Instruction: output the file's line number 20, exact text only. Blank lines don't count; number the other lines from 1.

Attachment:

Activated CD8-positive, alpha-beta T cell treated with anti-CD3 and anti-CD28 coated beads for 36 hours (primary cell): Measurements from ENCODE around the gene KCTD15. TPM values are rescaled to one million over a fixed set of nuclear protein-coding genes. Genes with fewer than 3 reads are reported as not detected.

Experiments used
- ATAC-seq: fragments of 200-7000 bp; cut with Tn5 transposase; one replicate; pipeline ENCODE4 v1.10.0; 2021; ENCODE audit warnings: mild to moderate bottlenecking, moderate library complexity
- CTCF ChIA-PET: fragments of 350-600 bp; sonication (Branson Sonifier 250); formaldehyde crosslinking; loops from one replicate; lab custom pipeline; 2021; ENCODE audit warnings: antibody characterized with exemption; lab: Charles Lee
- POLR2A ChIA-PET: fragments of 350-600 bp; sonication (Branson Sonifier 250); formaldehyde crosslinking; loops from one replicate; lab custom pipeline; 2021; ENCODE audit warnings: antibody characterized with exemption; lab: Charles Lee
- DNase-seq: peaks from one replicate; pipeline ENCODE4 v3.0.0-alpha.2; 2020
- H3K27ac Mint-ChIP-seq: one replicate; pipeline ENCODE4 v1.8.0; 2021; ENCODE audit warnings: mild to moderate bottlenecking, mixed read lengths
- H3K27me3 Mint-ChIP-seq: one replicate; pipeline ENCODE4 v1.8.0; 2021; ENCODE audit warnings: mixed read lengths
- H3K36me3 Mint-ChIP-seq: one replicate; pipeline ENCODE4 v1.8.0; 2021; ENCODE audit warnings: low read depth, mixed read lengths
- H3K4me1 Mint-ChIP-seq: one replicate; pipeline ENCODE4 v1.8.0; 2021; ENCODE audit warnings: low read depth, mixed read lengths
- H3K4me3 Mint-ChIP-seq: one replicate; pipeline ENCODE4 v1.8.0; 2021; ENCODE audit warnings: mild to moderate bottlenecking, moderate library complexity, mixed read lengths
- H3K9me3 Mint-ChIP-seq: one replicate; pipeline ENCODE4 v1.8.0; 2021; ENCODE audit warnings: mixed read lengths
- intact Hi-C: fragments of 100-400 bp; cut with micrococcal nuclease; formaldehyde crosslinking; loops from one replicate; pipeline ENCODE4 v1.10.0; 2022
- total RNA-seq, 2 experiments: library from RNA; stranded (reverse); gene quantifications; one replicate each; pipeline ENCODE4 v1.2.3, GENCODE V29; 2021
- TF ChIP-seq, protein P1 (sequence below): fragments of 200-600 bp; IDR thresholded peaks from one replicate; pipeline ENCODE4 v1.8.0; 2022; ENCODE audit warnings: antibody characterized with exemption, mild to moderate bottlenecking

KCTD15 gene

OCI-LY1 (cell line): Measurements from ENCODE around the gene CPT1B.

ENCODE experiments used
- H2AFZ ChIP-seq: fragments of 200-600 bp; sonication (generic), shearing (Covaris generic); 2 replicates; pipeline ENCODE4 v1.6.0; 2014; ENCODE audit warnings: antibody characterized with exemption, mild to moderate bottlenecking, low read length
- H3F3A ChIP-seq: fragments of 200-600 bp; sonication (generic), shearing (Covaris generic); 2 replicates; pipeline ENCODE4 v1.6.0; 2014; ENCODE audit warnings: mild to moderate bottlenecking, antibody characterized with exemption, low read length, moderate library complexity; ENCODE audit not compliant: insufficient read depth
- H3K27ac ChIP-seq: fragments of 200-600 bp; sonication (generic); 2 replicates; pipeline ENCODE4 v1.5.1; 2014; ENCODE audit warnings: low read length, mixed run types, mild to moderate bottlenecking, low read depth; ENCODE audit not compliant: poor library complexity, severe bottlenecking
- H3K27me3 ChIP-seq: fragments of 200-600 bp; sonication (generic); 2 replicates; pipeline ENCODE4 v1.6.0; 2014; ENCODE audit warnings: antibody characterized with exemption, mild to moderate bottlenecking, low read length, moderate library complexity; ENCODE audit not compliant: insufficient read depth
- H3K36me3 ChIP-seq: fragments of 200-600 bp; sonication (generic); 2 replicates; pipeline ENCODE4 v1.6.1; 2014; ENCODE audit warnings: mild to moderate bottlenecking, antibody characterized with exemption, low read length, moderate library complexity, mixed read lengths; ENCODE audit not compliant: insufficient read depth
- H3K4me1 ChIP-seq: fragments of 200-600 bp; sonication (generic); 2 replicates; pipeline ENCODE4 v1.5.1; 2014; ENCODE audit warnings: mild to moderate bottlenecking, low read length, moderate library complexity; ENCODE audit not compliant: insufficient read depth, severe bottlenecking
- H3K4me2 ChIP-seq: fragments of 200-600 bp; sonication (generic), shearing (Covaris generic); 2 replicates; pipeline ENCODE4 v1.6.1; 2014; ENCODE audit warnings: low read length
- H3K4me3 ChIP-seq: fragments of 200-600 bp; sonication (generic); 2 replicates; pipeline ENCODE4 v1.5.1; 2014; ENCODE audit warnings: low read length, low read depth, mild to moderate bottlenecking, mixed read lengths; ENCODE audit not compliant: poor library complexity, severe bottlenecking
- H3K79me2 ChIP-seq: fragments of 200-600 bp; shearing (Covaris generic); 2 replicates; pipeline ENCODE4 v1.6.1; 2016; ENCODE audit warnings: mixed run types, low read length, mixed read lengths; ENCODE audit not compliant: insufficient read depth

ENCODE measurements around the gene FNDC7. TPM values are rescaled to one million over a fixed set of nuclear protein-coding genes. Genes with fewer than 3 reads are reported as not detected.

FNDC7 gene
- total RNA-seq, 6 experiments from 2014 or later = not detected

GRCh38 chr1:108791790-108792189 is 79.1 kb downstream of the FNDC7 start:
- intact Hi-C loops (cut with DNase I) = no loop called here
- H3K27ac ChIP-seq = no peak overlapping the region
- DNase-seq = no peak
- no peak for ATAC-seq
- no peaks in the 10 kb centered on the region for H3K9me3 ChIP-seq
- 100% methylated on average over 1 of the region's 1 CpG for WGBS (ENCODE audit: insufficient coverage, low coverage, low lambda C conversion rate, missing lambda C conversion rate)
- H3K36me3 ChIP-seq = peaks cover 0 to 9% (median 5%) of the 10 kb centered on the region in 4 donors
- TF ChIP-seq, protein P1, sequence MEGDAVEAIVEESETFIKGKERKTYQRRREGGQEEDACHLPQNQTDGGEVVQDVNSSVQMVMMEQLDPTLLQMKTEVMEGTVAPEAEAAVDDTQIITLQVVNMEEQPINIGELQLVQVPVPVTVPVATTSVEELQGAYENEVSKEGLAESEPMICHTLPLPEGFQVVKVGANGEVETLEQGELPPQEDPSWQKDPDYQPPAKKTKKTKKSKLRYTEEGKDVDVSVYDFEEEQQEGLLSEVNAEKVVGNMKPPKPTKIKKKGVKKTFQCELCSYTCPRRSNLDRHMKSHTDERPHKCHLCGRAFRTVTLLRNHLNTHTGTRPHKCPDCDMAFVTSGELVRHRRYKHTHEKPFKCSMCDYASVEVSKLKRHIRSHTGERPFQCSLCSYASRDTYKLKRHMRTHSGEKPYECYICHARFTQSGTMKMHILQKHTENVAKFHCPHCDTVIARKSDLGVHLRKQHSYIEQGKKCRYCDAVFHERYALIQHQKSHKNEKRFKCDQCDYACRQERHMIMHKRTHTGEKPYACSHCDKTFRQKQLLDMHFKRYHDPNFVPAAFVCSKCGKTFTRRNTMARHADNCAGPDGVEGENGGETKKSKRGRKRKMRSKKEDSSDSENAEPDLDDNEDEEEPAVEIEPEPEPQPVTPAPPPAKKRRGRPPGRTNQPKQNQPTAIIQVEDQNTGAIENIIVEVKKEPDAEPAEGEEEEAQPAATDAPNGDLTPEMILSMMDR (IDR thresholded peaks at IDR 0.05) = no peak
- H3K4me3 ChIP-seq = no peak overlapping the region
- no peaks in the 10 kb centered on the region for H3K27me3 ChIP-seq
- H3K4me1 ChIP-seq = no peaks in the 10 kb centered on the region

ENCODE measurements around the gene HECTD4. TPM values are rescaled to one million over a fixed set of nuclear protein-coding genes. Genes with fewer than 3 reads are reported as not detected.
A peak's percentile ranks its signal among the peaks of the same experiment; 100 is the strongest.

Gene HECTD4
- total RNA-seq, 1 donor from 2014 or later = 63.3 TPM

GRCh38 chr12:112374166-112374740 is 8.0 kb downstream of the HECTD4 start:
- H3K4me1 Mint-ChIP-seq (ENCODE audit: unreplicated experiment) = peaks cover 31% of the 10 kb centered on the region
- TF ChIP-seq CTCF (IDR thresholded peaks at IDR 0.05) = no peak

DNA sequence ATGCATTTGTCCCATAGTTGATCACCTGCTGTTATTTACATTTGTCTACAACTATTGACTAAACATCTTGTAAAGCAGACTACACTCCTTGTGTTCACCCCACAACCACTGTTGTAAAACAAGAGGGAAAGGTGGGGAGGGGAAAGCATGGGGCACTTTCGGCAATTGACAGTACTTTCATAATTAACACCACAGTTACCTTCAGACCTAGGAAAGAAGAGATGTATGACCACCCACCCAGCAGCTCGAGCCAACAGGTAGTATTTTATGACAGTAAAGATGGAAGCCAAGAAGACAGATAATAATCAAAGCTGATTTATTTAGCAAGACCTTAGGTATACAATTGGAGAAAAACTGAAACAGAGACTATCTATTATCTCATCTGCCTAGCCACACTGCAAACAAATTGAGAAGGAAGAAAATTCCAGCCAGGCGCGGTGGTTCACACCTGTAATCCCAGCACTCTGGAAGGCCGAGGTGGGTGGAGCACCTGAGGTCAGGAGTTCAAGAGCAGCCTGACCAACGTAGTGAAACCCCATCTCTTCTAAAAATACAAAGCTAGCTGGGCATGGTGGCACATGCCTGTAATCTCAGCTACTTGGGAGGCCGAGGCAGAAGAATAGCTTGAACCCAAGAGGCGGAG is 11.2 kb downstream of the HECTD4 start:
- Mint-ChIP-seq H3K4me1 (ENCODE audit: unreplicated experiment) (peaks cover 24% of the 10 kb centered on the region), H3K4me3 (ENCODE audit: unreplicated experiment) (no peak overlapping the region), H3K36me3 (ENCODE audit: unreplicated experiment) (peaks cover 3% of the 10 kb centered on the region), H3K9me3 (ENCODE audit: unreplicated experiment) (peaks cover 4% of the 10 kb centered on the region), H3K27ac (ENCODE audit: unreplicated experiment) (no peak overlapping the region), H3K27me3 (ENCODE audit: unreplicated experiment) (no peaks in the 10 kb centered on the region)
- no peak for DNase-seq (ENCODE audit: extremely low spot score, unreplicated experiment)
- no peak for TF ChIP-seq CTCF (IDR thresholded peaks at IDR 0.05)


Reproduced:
- H3F3A ChIP-seq: fragments of 200-600 bp; sonication (generic), shearing (Covaris generic); 2 replicates; pipeline ENCODE4 v1.6.0; 2014; ENCODE audit warnings: mild to moderate bottlenecking, antibody characterized with exemption, low read length, moderate library complexity; ENCODE audit not compliant: insufficient read depth